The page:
The stranger suddenly stood up. “What lady? I must speak with her.” As he stood, it became again evident how tall he was. He towered over the other two.
“One moment,” said Fredrick quickly. “I shall fetch her straight away.”
Upon entering the room, Fredrick at once encountered the stench of vomit. To his horror, he found Tale the Moth asleep on her side with vomit oozing from her mouth and staining the bed. She had also gotten some in her curly, black hair. A bottle of whiskey lied on its side on the nightstand, nearly empty. Her cheeks were wet with salty streaks—she had been crying. Her limbs were sprawled awkwardly across the bed. Timidly, Fredrick put out a hand and gently touched her on the shoulder. She opened her eyes, which were tearful and glazed over.
“No, really...” she mumbled weakly, sounding like a little girl. “No, I'm a gypsy. From Egypt. I can read fortunes... I can dance... I'm talented...” Though her eyes were open, she was still asleep. Her breath reeked of alcohol. Suddenly, Fredrick felt a lump deep in his throat, and he felt sick.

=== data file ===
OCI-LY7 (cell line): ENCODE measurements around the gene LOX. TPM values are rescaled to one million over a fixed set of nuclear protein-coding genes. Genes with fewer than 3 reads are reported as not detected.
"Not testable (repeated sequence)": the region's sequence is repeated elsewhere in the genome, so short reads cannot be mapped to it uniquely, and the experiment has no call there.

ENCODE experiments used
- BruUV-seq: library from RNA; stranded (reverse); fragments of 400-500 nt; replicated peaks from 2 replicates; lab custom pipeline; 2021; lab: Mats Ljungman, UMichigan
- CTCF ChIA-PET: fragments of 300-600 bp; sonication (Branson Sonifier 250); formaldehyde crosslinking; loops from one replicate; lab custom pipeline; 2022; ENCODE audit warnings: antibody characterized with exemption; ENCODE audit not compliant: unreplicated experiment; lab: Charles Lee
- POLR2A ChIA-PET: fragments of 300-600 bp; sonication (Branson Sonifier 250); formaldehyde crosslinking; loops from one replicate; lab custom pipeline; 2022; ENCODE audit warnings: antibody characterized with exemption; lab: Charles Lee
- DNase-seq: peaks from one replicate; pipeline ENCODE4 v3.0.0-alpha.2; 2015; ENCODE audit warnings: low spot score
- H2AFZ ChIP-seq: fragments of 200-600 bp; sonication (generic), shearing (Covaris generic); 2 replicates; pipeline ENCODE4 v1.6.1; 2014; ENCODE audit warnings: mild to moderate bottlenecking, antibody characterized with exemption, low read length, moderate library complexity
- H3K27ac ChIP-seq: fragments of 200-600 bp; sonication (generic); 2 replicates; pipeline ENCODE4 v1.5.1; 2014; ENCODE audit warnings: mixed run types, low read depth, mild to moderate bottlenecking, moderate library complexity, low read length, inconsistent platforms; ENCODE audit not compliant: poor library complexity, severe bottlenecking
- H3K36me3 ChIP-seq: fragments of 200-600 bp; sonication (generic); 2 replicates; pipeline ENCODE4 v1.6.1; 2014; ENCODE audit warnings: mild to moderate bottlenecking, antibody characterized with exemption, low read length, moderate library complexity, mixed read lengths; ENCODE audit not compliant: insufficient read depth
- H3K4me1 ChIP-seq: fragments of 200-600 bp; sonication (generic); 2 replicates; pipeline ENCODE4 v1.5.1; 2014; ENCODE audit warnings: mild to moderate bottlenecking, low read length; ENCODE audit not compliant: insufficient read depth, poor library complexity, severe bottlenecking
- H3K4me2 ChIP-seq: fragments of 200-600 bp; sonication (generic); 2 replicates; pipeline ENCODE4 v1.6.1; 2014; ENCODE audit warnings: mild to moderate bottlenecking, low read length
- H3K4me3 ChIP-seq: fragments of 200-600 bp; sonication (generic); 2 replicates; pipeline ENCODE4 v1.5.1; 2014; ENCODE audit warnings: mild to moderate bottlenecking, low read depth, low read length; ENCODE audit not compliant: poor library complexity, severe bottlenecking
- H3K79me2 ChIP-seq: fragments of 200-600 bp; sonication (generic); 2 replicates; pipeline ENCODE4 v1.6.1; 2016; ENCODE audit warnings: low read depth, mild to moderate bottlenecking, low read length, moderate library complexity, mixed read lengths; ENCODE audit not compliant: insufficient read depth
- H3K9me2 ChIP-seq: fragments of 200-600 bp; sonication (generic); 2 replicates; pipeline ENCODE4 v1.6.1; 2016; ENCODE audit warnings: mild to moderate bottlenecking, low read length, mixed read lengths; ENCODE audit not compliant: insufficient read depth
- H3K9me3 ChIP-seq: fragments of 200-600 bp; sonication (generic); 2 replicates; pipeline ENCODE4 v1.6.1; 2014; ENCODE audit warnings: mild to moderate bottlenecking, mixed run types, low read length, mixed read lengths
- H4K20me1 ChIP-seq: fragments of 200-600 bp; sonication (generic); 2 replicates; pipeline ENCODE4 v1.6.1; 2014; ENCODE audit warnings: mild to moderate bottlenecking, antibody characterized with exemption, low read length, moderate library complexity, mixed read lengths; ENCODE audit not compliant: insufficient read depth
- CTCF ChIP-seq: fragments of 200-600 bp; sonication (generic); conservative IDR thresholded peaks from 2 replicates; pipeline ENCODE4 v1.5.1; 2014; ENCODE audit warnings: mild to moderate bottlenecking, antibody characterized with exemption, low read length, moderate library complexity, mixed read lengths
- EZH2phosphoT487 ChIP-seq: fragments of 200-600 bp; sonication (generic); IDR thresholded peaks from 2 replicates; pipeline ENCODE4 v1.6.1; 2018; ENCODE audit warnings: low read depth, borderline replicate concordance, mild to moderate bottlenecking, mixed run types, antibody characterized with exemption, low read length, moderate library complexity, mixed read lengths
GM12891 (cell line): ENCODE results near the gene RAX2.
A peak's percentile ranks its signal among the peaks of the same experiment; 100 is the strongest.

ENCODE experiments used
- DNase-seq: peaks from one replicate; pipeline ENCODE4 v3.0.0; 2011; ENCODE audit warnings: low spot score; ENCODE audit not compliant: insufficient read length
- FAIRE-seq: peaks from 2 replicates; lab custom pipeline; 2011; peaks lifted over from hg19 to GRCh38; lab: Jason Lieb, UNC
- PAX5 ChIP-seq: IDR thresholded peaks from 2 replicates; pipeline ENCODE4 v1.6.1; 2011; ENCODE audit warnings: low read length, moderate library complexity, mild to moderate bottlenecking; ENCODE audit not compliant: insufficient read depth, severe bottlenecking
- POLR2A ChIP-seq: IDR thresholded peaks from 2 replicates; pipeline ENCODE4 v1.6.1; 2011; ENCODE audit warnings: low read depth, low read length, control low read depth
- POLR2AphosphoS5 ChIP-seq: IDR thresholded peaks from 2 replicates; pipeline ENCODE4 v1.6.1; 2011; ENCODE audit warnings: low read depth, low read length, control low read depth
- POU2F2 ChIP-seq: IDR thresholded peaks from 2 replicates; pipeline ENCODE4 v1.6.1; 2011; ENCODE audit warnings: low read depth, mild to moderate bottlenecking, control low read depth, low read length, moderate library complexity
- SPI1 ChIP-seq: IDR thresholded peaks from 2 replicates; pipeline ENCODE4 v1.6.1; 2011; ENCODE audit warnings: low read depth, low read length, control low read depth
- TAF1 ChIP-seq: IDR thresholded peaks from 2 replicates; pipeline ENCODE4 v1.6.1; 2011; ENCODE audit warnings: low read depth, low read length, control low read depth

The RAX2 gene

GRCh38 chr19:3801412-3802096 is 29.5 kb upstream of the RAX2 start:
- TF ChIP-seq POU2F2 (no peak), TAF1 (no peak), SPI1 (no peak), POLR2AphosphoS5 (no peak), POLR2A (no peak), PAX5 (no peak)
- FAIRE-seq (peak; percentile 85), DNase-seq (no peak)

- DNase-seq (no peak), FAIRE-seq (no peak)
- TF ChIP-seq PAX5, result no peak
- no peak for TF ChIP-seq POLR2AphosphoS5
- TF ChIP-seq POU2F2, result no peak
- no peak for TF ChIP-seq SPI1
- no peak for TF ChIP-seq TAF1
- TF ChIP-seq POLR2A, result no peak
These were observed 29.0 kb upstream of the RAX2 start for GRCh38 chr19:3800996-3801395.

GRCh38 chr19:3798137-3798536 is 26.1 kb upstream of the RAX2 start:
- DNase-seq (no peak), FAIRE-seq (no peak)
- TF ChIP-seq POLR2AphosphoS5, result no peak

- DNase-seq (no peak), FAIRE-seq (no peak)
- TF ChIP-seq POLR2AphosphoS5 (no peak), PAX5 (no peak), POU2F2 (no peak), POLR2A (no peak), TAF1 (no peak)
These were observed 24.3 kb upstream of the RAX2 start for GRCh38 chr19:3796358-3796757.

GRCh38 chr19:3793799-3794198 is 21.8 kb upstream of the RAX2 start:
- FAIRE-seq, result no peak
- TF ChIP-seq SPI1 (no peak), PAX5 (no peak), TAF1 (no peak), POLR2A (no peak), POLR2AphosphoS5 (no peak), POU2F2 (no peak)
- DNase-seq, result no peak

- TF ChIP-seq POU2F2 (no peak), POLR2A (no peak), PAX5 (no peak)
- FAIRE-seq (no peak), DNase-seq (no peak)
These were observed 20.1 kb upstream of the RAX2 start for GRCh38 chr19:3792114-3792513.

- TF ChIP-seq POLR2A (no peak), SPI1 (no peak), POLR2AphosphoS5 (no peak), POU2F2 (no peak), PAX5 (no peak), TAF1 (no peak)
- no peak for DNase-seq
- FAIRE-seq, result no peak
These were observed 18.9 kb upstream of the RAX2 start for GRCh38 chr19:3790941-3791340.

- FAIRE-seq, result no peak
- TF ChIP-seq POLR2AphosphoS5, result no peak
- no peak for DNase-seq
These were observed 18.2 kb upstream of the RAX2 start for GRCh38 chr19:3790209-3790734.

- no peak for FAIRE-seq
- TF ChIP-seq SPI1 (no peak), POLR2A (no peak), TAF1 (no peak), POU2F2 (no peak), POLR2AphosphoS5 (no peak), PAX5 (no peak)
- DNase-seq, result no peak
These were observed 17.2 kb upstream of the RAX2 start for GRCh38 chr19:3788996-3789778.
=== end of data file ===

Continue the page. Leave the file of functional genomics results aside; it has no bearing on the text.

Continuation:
“The lady is already asleep, my dear sir.” Fredrick said to the stranger as he returned to the bar. “But she is here. But if you are staying the night, I'm sure the two of you can talk in the morning.”
“Very well.” Said the man.
The following morning, business was slow, and Fredrick sipped sugarless coffee with pensive melancholy. He was alone. The child who had his fortune read the day before was usually around ordering a ginger ale around this time, but he was out catching squirrels with a chubby, impoverished girl he had just met at the riverbank the previous day. The rowdy group of drunkards never showed until evening, and the freckle-faced girl was not scheduled to work until late in the afternoon. Tale the moth came in, freshly changed, with wet hair still wet from bathing, gave a weary glance to Fredrick and sat in a lonesome corner and ordered a cup of black coffee. She looked a little pale, but otherwise alright.